Prepared Statement ofMr. Chairman, Members of the Subcommittee:
at a hearing of the
Subcommittee on Government Management, Information and Technology
House Government Reform Committee
"Implementation of the Nazi War Crimes Disclosure Act"June 27, 2000
Thank you for the opportunity to address you and to comment on our work to date.
I wish to take this opportunity to thank Dr. Michael Kurtz, his staff, and the other members of the IWG represented here today. All have made a sincere commitment to fulfill our mandate.
The agency heads and their representatives have made a concerted effort to declassify documents sixty years on but much remains to be done. Because the Nazi War Crimes Disclosure Act under which they are operating imports the exceptions to declassification contained in the Defense Act of 1947, such as sources and methods, the agencies have taken the position that a page-by-page review is indicated as opposed to bulk declassification. I strongly believe that bulk declassification is permissible under the statute but I have not been successful in persuading the agencies. Without engaging in an extended analysis, the gist of my argument is that the statute says that the agency heads "may" invoke the exceptions, not that they must do so.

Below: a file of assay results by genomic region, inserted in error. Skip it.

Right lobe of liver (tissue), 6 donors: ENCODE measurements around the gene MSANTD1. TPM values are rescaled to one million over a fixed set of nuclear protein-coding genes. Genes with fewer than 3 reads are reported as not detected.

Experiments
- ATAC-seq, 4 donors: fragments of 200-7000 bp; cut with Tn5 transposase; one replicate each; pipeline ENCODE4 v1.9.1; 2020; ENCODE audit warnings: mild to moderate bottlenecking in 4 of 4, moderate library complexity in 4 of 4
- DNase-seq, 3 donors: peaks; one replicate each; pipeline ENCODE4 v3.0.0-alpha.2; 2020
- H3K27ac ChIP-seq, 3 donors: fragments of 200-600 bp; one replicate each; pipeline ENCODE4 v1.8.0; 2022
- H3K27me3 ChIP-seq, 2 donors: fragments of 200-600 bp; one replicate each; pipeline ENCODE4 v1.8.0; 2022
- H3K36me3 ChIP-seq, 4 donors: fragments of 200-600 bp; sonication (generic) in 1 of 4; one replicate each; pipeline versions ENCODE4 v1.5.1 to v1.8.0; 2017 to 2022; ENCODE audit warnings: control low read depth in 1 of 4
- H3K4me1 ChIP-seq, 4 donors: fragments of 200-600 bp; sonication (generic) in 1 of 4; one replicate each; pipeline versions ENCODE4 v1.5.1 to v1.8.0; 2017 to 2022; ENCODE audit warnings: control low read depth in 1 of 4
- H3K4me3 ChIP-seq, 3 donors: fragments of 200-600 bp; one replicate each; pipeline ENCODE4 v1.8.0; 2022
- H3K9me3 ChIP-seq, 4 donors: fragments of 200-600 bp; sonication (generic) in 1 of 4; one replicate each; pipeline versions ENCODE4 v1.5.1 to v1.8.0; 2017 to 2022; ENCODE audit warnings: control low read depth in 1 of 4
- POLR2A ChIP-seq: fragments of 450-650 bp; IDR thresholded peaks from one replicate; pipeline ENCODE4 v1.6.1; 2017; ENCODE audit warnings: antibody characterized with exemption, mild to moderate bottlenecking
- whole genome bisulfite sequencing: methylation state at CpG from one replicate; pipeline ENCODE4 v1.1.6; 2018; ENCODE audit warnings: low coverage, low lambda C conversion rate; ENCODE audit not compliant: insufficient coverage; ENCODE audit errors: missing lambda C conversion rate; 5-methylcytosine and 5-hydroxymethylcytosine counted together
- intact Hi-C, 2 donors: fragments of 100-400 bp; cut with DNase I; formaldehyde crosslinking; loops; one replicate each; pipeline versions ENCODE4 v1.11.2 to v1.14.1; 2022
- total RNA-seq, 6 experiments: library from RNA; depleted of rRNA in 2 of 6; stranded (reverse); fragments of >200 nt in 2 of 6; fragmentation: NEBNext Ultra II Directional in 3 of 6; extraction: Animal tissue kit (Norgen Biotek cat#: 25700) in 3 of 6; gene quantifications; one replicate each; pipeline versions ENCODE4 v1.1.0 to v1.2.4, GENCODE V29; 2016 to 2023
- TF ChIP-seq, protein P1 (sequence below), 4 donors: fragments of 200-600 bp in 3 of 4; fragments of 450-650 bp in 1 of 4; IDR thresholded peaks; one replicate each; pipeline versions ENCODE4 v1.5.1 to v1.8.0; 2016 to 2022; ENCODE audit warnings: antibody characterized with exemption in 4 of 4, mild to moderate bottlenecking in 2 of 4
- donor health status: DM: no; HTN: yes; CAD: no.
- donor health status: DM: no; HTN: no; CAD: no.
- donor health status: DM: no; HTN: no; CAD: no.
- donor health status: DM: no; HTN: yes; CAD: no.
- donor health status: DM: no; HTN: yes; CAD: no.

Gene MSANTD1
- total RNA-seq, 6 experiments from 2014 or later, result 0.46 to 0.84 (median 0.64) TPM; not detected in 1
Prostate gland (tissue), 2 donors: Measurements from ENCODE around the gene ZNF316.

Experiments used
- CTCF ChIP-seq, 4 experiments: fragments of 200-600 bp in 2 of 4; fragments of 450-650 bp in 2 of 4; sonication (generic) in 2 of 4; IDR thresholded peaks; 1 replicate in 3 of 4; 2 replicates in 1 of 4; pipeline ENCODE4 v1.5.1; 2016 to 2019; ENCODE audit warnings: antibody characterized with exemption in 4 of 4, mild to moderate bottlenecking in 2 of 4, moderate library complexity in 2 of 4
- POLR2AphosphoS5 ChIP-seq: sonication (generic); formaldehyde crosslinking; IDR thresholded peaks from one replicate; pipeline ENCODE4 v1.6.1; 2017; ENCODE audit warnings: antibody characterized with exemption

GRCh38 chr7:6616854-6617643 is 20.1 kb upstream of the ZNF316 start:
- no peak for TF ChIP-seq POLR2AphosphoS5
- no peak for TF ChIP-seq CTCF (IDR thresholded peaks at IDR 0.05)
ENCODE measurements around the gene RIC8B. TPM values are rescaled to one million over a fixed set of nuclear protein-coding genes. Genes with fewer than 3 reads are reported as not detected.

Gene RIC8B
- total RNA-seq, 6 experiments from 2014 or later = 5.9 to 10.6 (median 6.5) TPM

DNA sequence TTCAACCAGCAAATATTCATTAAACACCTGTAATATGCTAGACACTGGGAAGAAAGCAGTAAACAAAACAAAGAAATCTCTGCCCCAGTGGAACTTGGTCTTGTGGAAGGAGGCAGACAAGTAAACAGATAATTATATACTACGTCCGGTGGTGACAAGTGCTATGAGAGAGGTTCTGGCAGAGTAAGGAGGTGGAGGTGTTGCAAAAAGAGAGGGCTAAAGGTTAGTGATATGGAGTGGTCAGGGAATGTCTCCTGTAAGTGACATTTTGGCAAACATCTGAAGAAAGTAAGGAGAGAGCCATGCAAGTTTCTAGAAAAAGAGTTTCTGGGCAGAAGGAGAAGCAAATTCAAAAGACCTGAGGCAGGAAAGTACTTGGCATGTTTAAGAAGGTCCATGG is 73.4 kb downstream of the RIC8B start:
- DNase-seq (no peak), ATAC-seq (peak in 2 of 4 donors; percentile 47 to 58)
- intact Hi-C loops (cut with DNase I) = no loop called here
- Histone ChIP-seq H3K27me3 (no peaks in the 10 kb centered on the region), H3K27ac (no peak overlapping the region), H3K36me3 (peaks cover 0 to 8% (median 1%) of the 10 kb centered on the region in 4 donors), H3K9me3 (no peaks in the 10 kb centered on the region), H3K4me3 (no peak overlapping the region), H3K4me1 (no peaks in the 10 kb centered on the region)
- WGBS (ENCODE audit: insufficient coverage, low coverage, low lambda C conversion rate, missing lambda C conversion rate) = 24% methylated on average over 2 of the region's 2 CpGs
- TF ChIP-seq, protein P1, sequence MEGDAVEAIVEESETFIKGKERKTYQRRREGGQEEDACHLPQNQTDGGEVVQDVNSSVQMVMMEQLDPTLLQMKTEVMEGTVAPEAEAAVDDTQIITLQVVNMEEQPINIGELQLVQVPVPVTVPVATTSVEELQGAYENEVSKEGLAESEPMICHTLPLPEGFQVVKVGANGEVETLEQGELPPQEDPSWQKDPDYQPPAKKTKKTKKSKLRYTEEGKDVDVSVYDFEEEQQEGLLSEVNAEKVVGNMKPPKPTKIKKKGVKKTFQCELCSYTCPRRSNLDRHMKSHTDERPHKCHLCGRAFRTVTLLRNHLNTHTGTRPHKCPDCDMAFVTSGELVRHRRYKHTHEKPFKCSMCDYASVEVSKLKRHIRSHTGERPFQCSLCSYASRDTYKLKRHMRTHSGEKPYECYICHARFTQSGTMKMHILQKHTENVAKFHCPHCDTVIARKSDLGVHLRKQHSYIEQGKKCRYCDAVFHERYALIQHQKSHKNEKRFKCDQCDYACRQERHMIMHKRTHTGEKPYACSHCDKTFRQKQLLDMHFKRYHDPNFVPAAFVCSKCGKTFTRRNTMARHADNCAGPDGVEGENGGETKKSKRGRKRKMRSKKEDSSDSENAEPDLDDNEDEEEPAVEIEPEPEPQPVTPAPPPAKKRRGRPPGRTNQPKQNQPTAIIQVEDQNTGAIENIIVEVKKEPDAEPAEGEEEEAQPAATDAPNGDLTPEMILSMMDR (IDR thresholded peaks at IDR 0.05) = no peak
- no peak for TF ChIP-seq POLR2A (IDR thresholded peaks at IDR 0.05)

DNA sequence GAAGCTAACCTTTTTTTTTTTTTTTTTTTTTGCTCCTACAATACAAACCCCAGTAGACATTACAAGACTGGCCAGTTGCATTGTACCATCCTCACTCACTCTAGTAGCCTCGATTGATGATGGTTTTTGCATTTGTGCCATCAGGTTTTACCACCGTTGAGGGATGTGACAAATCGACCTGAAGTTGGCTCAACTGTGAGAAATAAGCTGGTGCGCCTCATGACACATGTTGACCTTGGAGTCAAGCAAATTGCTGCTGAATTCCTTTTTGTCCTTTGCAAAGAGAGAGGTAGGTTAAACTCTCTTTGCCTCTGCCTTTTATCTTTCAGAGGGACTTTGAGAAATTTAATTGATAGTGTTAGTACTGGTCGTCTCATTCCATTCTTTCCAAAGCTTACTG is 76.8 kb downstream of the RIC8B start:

When one measures the time and expense attendant upon page-by-page review against the possible danger to the security of the United States arising from bulk declassification of World War II and cold war documents, it would appear that the benefits of bulk declassification outweigh the detriments of revelation of source and method secrets of the forties and fifties. I believe that this analysis would justify agency head discretion to bulk declassify for most agencies and most collections.
The agencies differ. They say that revelation of sources and methods of the forties and fifties imperils their operations today. Learned Hand wrote, "the spirit of liberty is the spirit that is not too sure it is right." Similarly, I confess that I am not too sure that I am right.
On the merits of what we have released and what we will release in the future, it will be for the historians to judge its significance, an opportunity, Mr. Chairman, that this overdue and wise legislation finally affords them.